I treasure those in my life who are true to their faith while respecting my world view. Sadly, I’m not genetically related to most of them. My birth family, the evangelicals, are quite another story.

Yes, they try to convert me (or re-convert, or whatever the term may be) on a regular basis. It isn’t only my family, either. I’ve had complete strangers who don’t know me at all on my front porch trying to promote their church and random people in front of a store asking me if I’d gone to church on Sunday. A woman in the local park approached me to ask if I went to church, because she only allowed her little girl play with Christians and her daughter wanted to play on the swings with my daughter. Yes, really, that actually happened.

For some, it is just exactly as bigoted as it sounds. The essential message of evangelicals is “agree with me or to hell with you.” Literally. Many will try to convert you out of a sincere desire to save you from the hell-bound fate of non-believers. Most are well meaning, but their thinking is so saturated with fundamentalist views that they don’t understand they are the ones condemning you in the first place! Penn Jillette very kindly compares religious proselytizing to someone warning you of a train coming when they see you standing on railroad tracks. That doesn’t change the fact that THEY are the ones driving the train! Sure they stick their head out of the window and tell you of the coming danger – but they do nothing to stop the train. Their warning consists of get on board or get squashed.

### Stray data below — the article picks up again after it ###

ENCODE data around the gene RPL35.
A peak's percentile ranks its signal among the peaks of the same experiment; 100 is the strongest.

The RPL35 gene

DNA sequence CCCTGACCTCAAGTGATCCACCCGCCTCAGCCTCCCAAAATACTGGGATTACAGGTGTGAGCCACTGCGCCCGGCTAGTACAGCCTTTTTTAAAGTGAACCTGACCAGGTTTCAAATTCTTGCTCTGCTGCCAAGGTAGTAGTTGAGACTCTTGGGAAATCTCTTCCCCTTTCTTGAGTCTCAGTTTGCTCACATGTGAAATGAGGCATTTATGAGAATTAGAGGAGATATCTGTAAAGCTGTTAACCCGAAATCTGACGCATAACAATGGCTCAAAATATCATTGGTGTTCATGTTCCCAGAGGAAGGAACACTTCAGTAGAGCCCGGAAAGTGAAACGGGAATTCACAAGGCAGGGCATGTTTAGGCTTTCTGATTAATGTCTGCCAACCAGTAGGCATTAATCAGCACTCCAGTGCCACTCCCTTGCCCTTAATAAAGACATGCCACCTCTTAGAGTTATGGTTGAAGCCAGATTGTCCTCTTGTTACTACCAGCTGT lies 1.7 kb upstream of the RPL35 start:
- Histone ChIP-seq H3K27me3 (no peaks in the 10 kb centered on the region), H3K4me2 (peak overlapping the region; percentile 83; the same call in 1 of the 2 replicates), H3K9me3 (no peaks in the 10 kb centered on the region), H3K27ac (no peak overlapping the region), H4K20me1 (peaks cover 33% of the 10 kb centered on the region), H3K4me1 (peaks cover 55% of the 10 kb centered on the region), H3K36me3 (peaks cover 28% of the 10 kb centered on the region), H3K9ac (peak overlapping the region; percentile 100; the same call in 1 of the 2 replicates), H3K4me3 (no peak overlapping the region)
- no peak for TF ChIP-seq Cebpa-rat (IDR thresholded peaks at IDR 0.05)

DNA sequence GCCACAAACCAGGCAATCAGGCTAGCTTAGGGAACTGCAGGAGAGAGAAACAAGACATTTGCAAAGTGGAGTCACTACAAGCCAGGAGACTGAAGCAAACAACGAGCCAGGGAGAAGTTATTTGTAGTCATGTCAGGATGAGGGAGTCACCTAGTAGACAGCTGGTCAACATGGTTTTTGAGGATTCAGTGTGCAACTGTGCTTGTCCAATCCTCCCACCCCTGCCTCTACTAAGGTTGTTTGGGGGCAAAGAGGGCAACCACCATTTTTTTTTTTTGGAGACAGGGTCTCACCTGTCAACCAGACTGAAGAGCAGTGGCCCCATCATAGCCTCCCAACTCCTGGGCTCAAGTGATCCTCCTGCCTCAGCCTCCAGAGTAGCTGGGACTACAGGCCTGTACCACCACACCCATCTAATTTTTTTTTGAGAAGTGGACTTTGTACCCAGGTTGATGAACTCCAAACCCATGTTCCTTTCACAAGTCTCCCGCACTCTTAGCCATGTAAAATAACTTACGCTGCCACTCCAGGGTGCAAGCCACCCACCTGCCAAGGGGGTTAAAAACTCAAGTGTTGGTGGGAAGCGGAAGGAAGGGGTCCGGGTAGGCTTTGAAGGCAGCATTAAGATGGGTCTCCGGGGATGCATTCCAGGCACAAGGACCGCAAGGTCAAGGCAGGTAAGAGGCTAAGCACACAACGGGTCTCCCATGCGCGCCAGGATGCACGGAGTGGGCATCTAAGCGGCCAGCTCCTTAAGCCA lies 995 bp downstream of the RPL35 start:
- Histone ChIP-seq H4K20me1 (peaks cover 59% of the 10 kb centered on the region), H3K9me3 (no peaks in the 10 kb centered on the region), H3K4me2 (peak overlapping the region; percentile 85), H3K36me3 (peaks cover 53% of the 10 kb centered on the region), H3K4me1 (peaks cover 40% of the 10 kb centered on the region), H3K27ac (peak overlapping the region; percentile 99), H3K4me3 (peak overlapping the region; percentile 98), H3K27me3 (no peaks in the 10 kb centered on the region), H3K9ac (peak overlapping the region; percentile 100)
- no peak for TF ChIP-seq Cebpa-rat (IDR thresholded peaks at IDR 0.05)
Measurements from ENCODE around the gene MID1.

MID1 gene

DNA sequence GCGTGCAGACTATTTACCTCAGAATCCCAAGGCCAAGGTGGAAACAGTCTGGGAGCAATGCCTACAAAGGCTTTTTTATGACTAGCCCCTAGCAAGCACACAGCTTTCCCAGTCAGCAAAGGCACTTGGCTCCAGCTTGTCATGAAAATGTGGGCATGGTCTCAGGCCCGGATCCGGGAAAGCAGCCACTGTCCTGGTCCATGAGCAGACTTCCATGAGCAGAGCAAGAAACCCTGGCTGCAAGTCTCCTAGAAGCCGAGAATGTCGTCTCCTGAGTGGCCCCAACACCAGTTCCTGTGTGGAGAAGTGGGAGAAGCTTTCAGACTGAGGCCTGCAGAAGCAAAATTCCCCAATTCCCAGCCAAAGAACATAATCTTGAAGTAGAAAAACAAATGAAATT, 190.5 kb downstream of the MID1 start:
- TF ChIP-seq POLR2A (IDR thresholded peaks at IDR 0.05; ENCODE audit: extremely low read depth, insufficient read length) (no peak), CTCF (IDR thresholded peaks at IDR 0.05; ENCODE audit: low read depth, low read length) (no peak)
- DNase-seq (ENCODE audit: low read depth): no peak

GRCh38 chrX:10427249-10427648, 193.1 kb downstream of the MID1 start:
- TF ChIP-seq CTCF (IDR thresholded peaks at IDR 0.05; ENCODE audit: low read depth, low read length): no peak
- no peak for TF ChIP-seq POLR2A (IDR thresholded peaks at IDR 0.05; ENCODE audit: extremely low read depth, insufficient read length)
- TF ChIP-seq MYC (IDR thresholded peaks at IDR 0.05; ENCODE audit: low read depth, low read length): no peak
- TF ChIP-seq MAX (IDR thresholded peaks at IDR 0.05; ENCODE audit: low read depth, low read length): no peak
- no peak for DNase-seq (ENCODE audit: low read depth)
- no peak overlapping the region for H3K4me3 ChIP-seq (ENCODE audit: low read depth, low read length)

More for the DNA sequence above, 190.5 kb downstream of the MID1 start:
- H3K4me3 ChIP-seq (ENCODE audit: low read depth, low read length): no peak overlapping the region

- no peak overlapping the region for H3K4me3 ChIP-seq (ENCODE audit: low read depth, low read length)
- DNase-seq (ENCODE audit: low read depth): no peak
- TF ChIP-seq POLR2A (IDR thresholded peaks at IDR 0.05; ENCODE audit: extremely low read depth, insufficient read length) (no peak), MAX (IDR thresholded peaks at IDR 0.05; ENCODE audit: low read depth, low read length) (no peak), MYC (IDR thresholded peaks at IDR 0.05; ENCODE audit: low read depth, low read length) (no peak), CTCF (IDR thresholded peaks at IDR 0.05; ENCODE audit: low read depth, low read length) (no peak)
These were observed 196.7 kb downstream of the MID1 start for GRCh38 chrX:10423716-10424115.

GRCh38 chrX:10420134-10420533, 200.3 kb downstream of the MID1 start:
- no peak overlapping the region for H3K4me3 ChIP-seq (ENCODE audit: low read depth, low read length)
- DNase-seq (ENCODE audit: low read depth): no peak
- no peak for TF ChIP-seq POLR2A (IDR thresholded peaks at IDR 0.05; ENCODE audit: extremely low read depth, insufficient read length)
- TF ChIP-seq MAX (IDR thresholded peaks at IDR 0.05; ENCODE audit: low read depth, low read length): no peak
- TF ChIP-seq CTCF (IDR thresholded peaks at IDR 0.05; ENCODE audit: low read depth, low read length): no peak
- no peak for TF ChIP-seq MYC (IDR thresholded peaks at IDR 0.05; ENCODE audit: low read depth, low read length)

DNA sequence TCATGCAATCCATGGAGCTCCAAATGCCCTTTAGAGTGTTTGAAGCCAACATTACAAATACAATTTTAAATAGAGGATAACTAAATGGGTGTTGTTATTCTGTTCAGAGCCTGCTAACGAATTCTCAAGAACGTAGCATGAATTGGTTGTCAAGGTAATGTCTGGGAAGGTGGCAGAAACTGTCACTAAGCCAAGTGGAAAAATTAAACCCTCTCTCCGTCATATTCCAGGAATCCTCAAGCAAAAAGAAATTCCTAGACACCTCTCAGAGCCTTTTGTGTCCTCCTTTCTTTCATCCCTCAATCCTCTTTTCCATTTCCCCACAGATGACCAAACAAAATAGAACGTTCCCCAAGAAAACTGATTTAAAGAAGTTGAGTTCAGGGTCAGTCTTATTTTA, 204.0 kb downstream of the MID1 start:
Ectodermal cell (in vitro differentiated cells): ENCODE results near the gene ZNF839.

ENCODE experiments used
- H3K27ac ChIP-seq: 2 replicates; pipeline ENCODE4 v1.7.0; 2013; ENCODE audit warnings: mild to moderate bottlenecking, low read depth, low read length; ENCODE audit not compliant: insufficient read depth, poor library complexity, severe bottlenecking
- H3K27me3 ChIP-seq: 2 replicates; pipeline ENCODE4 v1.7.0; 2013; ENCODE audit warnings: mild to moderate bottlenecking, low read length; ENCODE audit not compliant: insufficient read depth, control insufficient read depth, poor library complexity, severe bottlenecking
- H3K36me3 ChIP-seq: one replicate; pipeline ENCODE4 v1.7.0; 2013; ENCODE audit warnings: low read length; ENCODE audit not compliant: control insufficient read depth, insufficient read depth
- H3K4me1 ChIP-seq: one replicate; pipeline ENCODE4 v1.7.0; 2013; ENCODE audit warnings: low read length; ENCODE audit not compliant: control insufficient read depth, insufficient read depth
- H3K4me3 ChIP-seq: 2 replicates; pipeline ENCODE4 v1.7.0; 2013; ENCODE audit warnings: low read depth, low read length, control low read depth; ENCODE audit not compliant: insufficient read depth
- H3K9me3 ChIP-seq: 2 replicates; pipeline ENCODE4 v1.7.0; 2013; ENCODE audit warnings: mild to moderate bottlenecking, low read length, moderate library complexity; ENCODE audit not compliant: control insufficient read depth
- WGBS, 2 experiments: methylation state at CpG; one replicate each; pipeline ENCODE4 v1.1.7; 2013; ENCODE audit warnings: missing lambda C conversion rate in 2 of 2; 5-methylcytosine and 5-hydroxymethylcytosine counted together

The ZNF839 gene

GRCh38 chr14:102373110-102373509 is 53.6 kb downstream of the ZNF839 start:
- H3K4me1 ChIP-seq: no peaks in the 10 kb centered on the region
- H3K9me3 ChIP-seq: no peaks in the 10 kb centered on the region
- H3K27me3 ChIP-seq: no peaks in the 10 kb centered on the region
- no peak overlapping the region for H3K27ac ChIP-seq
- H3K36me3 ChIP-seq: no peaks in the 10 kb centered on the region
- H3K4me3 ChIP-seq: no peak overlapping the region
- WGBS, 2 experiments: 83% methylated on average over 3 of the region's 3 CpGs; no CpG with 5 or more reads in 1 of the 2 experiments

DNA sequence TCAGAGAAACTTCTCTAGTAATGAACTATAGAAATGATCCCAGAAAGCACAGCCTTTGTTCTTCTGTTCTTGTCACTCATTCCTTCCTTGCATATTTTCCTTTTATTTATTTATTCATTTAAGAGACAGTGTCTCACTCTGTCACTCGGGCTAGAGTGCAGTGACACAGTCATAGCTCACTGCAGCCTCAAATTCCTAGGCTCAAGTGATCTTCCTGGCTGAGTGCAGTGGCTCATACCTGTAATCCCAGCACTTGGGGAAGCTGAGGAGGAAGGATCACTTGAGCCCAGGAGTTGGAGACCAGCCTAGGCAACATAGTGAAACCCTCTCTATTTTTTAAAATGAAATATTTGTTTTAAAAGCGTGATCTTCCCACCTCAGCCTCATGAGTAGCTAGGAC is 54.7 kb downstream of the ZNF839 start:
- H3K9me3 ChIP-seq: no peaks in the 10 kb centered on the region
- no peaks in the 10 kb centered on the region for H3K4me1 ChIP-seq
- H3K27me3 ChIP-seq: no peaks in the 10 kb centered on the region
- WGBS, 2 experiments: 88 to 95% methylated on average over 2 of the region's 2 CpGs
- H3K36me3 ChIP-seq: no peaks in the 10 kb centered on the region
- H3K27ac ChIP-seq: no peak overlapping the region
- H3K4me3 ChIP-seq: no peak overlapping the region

Failed logic? Logic has no place in their thinking, failed or otherwise.

“Do unto others”  – they are. They volunteer to go get harangued about their religion every Sunday. It is always, always, always repent & hellfire type stuff. Every single week they have “alter call” trying to “save” anyone who may have wandered into their midst. They are doing to you exactly as they already have done unto them.

They are absolutely, positively trying to convert you! They are told to convert others. It is part of their belief system. It is what they are taught and encouraged to do from a young age (or from the beginning of their own conversion). They think they are a bad person and some sort of failure if they don’t try to convert people.

Being born into it, my patience with them was exhausted long ago. Organized religion is psychologically toxic to me, and I not only need to avoid it but have every legitimate right to live life without it. I find it morally offensive that they would inject their bigotry into my life unbidden. They have every right to their religion but I also have every right to live without it. Christian proselytizing is at best arrogance, at worst bigotry and discrimination.

Christians will undoubtedly see this as an outright attack on them and their beliefs. So be it. I’ve walked on those eggshells around Christians my whole life. Hopefully, this will give those who have lived outside of evangelical culture some reasoned insight when the evangelicals try to convert them away from what they have every right to believe.